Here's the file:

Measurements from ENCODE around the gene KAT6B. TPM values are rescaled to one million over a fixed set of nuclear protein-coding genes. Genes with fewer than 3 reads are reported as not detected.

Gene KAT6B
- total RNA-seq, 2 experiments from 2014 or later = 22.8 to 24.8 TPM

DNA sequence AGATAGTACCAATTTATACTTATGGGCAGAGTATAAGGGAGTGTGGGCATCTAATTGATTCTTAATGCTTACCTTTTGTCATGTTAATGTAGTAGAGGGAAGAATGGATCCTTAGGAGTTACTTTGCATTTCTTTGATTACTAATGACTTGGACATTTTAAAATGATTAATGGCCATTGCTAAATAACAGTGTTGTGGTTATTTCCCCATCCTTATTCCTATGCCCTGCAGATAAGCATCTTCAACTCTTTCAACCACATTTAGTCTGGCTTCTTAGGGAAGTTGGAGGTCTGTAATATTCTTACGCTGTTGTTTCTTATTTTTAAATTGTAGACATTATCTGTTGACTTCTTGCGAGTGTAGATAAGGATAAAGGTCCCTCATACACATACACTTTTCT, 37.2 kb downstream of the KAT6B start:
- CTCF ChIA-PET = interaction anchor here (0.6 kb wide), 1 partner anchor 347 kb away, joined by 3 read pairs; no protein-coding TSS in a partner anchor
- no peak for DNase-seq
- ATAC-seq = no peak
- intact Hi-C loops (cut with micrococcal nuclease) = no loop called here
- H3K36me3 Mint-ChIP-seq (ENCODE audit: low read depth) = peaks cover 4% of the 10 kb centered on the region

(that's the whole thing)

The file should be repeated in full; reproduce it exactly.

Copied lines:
Measurements from ENCODE around the gene KAT6B. TPM values are rescaled to one million over a fixed set of nuclear protein-coding genes. Genes with fewer than 3 reads are reported as not detected.

Gene KAT6B
- total RNA-seq, 2 experiments from 2014 or later = 22.8 to 24.8 TPM

DNA sequence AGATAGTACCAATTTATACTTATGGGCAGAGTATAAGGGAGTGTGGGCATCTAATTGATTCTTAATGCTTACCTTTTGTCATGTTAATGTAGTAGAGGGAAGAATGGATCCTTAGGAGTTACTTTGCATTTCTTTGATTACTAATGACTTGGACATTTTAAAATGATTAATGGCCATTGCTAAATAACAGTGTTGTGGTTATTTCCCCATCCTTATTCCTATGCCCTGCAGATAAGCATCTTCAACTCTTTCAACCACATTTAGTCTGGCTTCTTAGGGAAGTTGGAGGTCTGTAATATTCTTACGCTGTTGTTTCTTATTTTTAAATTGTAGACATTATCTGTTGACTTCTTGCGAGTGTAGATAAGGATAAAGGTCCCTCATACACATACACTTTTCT, 37.2 kb downstream of the KAT6B start:
- CTCF ChIA-PET = interaction anchor here (0.6 kb wide), 1 partner anchor 347 kb away, joined by 3 read pairs; no protein-coding TSS in a partner anchor
- no peak for DNase-seq
- ATAC-seq = no peak
- intact Hi-C loops (cut with micrococcal nuclease) = no loop called here
- H3K36me3 Mint-ChIP-seq (ENCODE audit: low read depth) = peaks cover 4% of the 10 kb centered on the region